The European Semester is the EU’s economic policy coordination mechanism of the Europe 2020 Strategy. It undertakes a detailed analysis of EU Member States' reforms plans and provides them with Country Specific Recommendations (CSRs) following extensive consultation with stakeholders at European and national levels. The publication of the CSRs entails a potential political programme for each member state for the coming semester period.
EuroHealthNet’s interest in the EU semester is reinforced by the fact that CSRs also address questions related to the priorities and investments of member states in the field of social affairs and health. As such, CSRs represent an opportunity to ascertain the extent to which they may – or may not – contribute to health equity.
This document brings together two areas amenable to policy actions that can improve health and reduce health inequalities: children and families; and health systems from a health promotion perspective. For children and families, the analysis aims to ascertain the scope and inclusiveness of CSRs related to children and families and to find out whether the suggested measures are a step towards improving health and reducing health inequalities. For health systems we try to examine whether the 2016 CSRs are likely to stimulate reforms that reduce health inequalities and support investment in health promotion and disease prevention.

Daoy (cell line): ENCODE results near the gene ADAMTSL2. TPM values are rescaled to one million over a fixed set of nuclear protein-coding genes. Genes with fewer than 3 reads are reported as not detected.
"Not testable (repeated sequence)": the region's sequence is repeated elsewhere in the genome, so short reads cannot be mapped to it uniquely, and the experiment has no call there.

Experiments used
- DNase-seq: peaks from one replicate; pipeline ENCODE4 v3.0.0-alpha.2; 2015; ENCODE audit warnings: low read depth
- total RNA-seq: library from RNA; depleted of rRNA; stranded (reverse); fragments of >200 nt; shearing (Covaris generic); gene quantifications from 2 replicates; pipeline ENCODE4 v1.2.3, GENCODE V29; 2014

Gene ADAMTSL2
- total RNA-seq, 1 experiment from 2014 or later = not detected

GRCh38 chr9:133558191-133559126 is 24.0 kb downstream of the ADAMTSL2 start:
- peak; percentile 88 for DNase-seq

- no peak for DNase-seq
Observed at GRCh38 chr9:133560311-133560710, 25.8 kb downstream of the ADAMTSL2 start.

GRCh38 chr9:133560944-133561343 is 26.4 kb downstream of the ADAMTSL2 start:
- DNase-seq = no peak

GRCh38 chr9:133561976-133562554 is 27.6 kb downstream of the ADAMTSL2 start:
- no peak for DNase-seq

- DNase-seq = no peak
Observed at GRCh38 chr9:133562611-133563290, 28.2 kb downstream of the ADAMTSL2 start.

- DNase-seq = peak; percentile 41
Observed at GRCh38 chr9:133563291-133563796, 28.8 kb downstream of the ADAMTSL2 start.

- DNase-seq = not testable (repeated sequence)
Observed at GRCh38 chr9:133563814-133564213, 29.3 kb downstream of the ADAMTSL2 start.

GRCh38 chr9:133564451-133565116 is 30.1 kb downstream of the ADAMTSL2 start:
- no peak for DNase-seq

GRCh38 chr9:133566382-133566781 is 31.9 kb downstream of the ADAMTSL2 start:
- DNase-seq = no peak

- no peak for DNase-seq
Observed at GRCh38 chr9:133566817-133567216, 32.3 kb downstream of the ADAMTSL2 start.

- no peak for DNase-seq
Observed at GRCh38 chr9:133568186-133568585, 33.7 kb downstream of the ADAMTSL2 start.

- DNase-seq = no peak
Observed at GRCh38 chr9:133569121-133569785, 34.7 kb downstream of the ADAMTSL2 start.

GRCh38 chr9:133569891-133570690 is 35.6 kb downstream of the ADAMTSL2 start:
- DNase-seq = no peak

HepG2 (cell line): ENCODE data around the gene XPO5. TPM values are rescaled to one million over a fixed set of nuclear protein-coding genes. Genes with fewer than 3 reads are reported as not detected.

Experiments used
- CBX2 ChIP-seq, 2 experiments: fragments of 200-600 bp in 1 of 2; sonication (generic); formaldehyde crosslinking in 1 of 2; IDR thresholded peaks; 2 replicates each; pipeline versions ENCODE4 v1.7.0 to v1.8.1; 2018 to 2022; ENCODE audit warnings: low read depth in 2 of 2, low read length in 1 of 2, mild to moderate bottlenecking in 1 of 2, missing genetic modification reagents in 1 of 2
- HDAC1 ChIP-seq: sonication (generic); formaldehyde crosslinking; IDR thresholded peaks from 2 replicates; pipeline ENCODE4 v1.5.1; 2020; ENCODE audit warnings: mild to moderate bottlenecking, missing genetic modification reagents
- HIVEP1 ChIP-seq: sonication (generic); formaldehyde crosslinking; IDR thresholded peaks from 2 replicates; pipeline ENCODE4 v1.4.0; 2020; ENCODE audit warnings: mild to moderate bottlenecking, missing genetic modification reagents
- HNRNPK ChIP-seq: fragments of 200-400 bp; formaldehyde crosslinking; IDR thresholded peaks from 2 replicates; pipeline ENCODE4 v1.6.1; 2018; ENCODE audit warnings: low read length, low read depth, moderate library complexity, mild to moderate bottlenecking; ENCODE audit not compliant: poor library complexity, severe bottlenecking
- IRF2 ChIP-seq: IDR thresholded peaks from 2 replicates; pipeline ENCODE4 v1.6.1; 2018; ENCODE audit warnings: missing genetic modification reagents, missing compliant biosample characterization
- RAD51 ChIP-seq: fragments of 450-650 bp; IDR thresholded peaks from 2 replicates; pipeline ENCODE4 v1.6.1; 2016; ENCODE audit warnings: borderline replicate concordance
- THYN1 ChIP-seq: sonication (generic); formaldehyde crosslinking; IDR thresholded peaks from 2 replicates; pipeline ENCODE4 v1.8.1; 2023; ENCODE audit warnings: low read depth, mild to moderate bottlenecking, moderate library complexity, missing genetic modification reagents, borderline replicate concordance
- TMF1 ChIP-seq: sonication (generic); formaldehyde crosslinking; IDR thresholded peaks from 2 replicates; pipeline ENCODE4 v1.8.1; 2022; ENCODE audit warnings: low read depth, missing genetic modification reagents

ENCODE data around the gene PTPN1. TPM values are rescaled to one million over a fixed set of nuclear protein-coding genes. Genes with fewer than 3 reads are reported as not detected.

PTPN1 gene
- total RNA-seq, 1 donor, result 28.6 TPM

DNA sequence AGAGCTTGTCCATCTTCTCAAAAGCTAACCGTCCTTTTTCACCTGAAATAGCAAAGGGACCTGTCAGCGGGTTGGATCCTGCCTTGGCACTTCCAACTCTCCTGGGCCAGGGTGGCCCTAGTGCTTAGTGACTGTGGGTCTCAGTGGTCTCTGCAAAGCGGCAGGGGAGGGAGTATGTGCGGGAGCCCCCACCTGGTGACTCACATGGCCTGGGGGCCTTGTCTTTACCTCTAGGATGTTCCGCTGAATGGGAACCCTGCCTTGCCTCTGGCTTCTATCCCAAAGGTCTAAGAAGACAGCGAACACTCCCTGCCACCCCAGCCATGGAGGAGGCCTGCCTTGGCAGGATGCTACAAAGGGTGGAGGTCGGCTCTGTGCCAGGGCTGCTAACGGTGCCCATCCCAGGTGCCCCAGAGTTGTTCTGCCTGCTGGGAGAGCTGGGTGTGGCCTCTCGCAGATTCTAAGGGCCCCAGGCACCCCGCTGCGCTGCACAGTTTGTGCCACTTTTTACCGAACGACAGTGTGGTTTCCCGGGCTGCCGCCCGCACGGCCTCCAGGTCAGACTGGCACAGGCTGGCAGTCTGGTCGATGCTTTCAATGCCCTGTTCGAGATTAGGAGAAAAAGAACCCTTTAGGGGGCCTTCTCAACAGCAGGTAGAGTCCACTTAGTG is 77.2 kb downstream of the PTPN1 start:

These topics were selected based on EuroHealthNet’s previous work on health systems, child development and health promotion. This document aims to compare findings of 2016 with those of 2015 analysis and responds to the announcement of the Annual Growth Survey 2017 in November 2016, which marks the beginning of a new EU semester process.
This year analysis found that:
- There is an increased awareness of the need for policies related to children and families, especially in the light of labour market and social inclusion.
- The need for fiscally sustainable health care systems is recognised among most CSRs relating to health, yet the call for strengthening primary care, disease prevention and health promotion or looking at health in an integrated way is limited.
- Access to health is increasingly raised in CSRs related to health in comparison to the analysis of CSRs in 2015. However, vulnerable people, children or migrants are not directly mentioned.
- Children, vulnerable people and migrants are mentioned in connection with social inclusion and labour market integration.
Several steps have been identified as promoters of greater health equity:
- Ensure that children and families are on the agenda of all CSRs.
- More focus should be put on coverage and access to quality of health care.
- Improve health system governance and support inter-sectoral work and cooperation.
- A stronger focus and consideration should be given to the impacts of the economic crisis in terms of resources; investing in health promotion and disease prevention should be one of the measures to support health systems fiscal sustainability.